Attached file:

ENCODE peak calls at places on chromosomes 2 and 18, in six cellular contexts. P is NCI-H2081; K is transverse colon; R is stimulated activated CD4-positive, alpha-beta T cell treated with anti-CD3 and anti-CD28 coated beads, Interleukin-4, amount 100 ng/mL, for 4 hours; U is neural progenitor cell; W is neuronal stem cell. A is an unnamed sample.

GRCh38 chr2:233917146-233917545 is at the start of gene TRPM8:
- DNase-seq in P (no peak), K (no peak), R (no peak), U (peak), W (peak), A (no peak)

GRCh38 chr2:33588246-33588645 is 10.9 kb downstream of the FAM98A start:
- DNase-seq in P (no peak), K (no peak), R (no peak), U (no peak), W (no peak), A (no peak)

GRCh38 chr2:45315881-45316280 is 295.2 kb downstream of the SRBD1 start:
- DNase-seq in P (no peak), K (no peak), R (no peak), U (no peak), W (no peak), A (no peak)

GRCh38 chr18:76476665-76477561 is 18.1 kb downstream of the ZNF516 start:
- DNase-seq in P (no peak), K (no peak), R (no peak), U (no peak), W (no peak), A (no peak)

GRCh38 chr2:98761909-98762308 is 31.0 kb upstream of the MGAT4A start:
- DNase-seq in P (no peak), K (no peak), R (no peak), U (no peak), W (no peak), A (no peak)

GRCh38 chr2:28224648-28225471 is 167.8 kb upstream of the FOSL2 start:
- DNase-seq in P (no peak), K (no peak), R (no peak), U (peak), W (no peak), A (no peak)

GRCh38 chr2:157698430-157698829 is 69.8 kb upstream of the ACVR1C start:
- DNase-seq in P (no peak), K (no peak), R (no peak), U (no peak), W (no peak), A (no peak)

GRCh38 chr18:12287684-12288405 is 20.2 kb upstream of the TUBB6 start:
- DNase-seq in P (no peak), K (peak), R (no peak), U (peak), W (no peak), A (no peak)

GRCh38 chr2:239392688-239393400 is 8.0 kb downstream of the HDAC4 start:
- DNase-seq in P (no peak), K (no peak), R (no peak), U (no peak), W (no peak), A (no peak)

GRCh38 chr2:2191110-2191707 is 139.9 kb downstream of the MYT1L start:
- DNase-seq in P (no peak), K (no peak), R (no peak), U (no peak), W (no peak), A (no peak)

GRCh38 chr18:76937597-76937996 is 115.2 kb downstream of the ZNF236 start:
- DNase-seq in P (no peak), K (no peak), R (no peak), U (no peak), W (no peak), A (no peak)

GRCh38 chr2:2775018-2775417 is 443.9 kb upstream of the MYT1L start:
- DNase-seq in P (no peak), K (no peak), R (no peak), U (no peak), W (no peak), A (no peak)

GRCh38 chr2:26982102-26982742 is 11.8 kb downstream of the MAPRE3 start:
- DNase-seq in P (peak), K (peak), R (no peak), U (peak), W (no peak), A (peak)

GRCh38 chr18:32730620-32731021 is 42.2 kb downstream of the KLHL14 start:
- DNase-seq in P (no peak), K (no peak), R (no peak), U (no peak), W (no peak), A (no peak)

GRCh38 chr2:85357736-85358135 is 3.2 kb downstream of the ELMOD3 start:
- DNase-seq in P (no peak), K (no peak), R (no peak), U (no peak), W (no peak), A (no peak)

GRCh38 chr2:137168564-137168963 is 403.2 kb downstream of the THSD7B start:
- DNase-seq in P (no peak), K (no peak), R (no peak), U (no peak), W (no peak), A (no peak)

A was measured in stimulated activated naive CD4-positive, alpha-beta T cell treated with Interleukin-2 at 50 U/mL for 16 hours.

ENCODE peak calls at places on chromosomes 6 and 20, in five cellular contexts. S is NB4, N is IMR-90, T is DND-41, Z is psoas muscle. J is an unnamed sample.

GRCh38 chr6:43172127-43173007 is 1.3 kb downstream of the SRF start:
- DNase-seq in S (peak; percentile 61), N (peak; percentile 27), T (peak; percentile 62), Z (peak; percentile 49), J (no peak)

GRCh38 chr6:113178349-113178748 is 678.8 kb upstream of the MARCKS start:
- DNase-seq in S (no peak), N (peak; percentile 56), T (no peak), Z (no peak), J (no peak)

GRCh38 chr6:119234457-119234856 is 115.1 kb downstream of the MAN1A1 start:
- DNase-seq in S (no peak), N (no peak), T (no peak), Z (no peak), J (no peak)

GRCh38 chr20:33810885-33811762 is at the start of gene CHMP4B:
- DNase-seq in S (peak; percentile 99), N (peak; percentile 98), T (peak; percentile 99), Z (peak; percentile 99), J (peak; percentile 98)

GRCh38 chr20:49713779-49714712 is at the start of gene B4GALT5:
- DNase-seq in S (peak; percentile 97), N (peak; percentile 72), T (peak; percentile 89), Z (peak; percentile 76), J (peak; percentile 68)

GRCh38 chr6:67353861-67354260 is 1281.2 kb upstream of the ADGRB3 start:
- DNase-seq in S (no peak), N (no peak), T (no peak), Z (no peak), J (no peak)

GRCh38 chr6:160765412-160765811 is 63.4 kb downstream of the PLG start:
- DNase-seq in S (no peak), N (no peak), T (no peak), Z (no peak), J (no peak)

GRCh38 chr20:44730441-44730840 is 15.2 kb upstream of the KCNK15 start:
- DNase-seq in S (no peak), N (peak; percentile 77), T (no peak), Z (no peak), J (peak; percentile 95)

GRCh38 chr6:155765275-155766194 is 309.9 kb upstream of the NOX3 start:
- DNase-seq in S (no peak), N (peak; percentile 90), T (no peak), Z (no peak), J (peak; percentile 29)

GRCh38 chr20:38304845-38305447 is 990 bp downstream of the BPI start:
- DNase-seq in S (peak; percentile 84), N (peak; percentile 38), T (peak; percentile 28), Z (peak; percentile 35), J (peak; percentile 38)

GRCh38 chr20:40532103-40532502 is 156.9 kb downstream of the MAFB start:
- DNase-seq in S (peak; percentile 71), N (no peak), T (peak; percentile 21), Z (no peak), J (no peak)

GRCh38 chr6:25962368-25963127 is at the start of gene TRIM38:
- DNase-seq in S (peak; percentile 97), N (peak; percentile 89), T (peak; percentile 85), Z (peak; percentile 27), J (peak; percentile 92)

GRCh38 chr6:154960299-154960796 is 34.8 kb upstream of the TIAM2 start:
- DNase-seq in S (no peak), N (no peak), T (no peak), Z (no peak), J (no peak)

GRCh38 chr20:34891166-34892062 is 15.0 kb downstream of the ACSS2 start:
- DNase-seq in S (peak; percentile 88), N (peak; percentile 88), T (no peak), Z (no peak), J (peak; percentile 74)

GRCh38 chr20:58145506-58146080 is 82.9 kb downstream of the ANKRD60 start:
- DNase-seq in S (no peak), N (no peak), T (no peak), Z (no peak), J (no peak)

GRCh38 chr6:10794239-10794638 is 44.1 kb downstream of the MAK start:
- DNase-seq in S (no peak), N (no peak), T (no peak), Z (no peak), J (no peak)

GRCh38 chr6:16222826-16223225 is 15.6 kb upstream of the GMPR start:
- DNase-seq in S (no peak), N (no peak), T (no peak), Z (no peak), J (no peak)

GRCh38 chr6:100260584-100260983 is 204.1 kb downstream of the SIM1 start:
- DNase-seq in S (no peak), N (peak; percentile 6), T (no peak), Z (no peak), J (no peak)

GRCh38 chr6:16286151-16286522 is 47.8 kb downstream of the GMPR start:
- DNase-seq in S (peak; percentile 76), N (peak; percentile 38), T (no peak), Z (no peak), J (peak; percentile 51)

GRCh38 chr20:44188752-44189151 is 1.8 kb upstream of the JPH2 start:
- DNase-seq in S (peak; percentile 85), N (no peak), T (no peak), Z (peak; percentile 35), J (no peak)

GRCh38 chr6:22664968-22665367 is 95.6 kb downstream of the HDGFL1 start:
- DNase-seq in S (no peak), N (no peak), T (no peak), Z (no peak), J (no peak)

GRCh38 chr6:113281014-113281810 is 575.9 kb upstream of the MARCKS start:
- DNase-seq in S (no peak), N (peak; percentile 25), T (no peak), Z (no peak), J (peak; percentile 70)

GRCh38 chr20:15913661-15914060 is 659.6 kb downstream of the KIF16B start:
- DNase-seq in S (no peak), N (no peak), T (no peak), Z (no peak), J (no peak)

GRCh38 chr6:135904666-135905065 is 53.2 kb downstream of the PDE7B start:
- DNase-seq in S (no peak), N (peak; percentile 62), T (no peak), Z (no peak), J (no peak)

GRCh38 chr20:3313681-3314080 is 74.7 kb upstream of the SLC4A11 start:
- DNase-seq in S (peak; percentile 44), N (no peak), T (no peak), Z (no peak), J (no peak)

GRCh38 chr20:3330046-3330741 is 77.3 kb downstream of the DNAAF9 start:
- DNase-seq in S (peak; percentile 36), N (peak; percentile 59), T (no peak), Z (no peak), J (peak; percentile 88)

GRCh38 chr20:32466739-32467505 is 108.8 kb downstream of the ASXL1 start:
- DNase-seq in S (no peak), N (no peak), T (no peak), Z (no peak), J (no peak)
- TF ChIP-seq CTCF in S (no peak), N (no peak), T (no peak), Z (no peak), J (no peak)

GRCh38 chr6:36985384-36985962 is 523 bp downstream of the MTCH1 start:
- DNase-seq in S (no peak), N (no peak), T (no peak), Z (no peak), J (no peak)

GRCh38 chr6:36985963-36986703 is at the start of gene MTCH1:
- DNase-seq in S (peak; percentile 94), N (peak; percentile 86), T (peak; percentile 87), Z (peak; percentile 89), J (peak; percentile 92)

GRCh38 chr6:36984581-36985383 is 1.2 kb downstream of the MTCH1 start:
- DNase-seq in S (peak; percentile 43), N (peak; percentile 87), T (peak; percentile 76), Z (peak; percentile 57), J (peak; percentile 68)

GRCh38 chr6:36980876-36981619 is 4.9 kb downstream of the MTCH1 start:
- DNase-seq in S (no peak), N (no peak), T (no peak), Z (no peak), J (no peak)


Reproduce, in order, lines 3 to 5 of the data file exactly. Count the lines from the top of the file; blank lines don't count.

- DNase-seq in P (no peak), K (no peak), R (no peak), U (peak), W (peak), A (no peak)

GRCh38 chr2:33588246-33588645 is 10.9 kb downstream of the FAM98A start:
- DNase-seq in P (no peak), K (no peak), R (no peak), U (no peak), W (no peak), A (no peak)